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U.S. EASING PANIC IN RUSSIA OVER NEW $100 `BUCKSY’ BILLS

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Russians are finicky about their "bucksy" - U.S. dollars - so American officials came to Moscow to try to calm fears Friday about a new $100 bill meant to foil counterfeiters.

"There is no reason for any panic," said Theodore Allison of the Federal Reserve in Washington. "All genuine U.S. currency notes, whenever issued, will always be valid."News of the new bank note - to be issued in January - worries many Russians, who fear a worse exchange rate for their old dollars and a new wave of counterfeiting.

The influential newspaper Izvestia warned on its front page Thursday that the new bills could prompt criminal gangs to dump their counterfeits of the old bank notes.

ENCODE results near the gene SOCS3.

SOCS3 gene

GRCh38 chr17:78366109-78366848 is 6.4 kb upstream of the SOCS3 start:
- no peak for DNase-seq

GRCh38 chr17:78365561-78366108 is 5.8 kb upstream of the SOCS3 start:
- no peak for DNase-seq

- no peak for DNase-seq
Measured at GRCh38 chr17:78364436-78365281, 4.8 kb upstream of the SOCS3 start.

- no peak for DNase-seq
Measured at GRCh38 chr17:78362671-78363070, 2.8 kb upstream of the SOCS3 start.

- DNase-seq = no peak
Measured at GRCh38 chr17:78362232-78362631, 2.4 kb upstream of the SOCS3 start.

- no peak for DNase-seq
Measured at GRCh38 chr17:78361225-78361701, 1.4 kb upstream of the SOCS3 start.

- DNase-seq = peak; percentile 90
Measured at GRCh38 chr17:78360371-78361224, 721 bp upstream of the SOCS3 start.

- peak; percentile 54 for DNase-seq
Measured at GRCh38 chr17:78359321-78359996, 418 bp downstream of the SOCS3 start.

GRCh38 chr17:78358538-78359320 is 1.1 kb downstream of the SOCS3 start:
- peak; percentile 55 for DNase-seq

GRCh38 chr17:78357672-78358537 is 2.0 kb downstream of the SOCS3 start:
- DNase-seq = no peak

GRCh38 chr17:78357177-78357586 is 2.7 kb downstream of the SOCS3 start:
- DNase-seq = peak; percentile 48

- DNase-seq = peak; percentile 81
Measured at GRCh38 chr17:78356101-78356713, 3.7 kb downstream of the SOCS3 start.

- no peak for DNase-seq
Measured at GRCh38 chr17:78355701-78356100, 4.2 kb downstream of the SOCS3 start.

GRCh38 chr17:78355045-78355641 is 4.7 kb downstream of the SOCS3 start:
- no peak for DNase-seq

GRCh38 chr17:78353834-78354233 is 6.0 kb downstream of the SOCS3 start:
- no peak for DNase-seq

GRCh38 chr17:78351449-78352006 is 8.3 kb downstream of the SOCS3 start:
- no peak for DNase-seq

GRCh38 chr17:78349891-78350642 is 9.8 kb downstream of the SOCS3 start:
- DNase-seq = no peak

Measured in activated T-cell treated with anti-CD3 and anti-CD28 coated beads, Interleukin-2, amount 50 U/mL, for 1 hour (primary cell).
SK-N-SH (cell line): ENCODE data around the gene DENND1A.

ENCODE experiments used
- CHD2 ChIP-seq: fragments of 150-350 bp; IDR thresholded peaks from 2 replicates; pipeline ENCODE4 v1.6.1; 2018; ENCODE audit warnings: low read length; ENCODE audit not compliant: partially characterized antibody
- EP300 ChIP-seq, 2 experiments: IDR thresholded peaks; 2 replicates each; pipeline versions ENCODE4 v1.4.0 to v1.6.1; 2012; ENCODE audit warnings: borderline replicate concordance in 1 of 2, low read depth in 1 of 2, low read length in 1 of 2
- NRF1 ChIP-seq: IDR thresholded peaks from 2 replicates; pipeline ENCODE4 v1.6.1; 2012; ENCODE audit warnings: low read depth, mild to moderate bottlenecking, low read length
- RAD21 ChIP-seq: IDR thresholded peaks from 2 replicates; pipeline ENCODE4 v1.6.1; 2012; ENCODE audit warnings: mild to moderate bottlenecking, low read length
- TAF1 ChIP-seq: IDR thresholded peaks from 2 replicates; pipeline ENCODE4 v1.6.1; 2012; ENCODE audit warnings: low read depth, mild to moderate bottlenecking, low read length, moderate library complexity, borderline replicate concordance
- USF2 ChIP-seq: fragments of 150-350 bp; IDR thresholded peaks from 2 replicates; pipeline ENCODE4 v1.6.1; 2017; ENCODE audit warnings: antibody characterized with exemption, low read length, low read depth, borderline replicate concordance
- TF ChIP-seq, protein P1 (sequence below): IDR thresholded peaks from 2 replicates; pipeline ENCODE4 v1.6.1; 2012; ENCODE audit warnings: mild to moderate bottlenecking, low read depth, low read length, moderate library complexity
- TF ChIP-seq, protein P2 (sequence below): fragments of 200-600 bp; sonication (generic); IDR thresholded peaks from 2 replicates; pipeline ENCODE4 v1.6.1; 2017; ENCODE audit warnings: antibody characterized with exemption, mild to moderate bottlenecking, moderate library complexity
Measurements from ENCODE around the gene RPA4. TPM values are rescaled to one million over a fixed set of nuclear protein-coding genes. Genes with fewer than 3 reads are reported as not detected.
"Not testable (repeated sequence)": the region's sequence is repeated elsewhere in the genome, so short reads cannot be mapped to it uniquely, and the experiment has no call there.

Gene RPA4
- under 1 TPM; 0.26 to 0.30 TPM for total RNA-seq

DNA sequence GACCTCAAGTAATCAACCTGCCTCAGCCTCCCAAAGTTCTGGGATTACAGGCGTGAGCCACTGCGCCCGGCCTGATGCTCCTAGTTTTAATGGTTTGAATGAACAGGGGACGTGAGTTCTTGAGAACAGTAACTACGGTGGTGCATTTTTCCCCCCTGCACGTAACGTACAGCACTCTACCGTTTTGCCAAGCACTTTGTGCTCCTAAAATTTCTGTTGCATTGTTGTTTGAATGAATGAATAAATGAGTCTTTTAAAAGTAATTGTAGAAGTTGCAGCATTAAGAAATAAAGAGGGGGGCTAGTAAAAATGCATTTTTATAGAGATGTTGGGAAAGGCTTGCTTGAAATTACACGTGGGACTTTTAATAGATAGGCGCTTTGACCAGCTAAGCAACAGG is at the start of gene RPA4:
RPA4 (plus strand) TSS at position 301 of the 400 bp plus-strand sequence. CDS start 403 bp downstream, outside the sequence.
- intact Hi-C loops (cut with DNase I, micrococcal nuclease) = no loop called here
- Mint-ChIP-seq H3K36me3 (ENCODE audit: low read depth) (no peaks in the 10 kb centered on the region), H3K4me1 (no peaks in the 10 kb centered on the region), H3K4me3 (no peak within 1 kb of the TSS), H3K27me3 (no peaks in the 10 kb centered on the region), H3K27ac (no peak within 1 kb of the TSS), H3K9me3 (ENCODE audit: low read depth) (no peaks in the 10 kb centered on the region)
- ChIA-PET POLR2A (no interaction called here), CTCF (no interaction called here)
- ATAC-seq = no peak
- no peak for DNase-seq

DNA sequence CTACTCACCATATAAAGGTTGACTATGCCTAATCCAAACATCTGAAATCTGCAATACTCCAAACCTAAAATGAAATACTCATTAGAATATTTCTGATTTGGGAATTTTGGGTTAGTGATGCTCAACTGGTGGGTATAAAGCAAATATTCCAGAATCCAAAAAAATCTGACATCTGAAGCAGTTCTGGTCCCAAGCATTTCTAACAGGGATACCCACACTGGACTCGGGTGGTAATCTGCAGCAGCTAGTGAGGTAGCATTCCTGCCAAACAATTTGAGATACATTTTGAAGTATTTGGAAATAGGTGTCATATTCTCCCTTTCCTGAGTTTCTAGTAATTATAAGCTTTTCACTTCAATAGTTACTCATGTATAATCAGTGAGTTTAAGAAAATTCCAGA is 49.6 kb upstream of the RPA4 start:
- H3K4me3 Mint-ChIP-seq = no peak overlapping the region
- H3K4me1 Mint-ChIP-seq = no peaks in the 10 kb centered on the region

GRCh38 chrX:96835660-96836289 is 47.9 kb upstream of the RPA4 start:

Although rubles are the only legal tender, dollars remain the principal financial refuge for inflation-weary Russians, many of whom have lost money to sharkish, unregulated banks.

The economic turmoil of recent years also has made banks and ordinary Russians extraordinarily cautious about the money they stash away.

As it is, greenbacks that are torn, marked-up or dated before 1990 are rarely accepted in Russia, mainly because of rife counterfeiting.

Many fear old money in general since their own government unexpectedly invalidated old rubles in July 1993, wiping out many people's savings.

A handful of exchanges accept older dollars - but at lower exchange rates.